(In a nod to fanboys everywhere, it is a teenaged waiter in a coffee shop who points out The Flash's identity to Hanratty. Once again, it was a more innocent age when such a revelation really would be a clue that his perp was underage.)

Though we get swept up in the fun, Spielberg won't let Frank or us really revel in it for long. Even Frank's dalliance with a high-priced model turned prostitute (Jennifer Garner - yes, of Alias and Daredevil) is supposed to be teaching us a lesson about what Frank has lost, and how really lonely he has become. But really, it warrants the observation that more hookers should take checks.

Soon enough the thrills become rueful. Impersonating a doctor, Frank really just wants to be accepted into a normal family. When his candy-striper fiancée (Amy Adams) brings him home to New Orleans to meet her district attorney father (Martin Sheen), Frank chucks it all to become a lawyer.

He begs his real father to tell him to stop. And he keeps reaching out to Hanratty, desperate for some form of discipline in his life.

Because this film stars DiCaprio and Hanks, it works less obviously than it has a right to. Their cat and mouse game has a charm that keeps rising above the dangerous pathos of the material. Now that's he's free of heart throb status (or is he?), DiCaprio can remind us again that oh, yeah, he's also an incredibly good actor. And for the first time in a while, Hanks even pulls out a lot of his old comedic mannerisms.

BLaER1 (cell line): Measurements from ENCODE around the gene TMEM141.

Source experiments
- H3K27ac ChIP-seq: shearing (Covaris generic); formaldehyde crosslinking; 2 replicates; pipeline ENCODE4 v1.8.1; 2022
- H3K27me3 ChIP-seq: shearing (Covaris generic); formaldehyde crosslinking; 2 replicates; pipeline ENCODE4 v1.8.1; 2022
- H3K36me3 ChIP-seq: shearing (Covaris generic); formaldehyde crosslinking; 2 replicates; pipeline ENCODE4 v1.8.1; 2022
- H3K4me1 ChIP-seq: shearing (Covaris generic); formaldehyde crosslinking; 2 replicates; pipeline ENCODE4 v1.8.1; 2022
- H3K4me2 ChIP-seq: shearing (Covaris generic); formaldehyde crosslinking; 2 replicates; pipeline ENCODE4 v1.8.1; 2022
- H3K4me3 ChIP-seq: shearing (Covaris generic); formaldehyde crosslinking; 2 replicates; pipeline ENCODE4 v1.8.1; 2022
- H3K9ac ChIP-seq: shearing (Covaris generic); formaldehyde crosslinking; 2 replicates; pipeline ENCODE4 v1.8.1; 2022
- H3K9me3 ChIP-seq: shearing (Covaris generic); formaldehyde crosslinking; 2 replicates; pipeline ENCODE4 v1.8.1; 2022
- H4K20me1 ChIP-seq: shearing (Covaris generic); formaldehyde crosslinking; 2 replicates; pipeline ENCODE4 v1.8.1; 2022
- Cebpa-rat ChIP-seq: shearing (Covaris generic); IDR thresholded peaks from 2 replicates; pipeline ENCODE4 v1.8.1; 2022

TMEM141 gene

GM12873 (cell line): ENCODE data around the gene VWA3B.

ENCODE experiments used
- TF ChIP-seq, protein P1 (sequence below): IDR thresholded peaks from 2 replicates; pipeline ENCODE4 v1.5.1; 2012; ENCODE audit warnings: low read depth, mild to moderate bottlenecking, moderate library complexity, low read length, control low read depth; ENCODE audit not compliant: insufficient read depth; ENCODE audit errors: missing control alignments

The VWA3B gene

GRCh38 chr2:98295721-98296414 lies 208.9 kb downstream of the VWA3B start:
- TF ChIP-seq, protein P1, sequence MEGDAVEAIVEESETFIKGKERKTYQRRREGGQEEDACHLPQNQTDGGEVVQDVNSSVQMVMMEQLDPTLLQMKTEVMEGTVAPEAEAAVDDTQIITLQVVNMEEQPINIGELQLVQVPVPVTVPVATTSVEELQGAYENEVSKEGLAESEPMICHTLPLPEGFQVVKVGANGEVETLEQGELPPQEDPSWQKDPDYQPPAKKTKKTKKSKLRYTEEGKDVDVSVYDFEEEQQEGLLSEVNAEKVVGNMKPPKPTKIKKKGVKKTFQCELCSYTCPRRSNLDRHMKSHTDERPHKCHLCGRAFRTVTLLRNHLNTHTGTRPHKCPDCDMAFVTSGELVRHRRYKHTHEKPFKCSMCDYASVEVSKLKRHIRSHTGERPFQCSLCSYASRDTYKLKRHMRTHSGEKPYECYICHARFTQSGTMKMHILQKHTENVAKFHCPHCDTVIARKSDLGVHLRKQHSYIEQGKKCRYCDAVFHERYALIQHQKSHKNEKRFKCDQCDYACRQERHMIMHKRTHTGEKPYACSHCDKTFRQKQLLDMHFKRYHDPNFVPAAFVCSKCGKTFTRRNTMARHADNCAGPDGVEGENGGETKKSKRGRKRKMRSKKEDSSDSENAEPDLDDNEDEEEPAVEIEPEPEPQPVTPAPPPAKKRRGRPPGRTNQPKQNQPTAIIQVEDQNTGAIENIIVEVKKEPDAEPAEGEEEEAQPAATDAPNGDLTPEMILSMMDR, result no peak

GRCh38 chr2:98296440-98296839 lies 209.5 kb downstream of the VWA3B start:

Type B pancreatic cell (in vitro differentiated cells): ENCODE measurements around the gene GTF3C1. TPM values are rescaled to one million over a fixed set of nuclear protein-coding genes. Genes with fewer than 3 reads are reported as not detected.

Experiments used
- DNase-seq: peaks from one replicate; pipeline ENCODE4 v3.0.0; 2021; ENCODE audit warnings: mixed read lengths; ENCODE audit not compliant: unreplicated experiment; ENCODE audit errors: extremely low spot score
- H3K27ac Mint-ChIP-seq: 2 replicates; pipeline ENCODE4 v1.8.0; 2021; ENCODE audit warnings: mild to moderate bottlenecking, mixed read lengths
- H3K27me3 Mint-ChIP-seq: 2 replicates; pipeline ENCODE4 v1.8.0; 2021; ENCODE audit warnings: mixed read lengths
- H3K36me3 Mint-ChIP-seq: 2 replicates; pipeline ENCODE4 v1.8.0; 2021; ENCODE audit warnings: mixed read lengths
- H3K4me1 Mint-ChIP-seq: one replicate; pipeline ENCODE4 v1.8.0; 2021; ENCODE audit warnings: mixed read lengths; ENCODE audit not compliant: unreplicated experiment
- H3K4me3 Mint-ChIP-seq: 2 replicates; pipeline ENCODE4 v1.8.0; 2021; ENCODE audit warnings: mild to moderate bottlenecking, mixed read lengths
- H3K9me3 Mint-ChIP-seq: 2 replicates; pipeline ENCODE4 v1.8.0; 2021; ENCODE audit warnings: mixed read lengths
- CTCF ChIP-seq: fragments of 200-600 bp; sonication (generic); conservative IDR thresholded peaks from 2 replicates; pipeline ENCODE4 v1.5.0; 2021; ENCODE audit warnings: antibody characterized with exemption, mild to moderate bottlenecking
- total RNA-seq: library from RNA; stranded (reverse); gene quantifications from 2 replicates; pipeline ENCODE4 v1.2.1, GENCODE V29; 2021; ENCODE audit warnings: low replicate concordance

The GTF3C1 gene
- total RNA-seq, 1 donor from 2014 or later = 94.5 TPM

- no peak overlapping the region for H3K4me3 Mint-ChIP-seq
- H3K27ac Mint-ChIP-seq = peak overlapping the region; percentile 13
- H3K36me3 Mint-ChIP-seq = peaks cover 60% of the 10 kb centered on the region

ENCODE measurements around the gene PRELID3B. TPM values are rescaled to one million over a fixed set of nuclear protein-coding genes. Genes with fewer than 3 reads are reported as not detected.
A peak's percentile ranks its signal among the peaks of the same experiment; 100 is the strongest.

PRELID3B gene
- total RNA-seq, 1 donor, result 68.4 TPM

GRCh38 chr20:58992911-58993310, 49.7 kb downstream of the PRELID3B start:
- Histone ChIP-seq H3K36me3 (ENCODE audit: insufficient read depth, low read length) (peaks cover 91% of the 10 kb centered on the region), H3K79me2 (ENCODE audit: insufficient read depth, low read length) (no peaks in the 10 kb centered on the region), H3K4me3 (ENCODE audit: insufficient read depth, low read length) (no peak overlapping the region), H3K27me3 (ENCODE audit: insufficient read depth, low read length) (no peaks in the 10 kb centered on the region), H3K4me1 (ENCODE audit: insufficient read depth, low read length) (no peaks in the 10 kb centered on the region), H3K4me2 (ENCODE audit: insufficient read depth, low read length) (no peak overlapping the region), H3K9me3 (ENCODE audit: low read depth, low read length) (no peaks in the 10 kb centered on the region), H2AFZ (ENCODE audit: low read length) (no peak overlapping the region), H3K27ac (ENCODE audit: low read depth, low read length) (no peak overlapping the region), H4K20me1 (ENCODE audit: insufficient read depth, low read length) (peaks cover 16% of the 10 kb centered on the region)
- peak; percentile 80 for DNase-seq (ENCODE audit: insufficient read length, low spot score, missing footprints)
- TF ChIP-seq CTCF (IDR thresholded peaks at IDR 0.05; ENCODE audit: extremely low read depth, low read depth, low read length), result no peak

Unfortunately, the film goes on just a little too long, determined to show us that Frank needs redemption. At one point, it provides a perfect light ending (allegedly hitting a note that the real Frank's autobiography ended on), but then keeps going into the inevitable fall. Maybe it wouldn't be as important a film without such a coda, but we really didn't need it.

Even the score keeps trying to convince us of the movie's importance. Instead of swinging music, John Williams delivers a pseudo-suspense track right out of Bernard Herrmann's work on Psycho. That score may have an ironic edge to it now, but it wasn't originally intended to be funny, making an odd source for homage.

Oh, well. It still keeps hauling itself back up into cool. For one thing, it gives Walken the best role he's had in years. Spielberg allows him to indulge all his quirks and yet keeps him grounded enough that we always believe his character. You might even wish your dad was more like him, and who ever thought that could happen?

Catch Me If You Can isn't the tour de force that it wants to be, and yes, it probably could have been. What remains won't waste your time, and serves as a pretty good holiday movie. It's just a little too easy to look past the pinstripes.

What's it worth? $7.50

Derek McCaw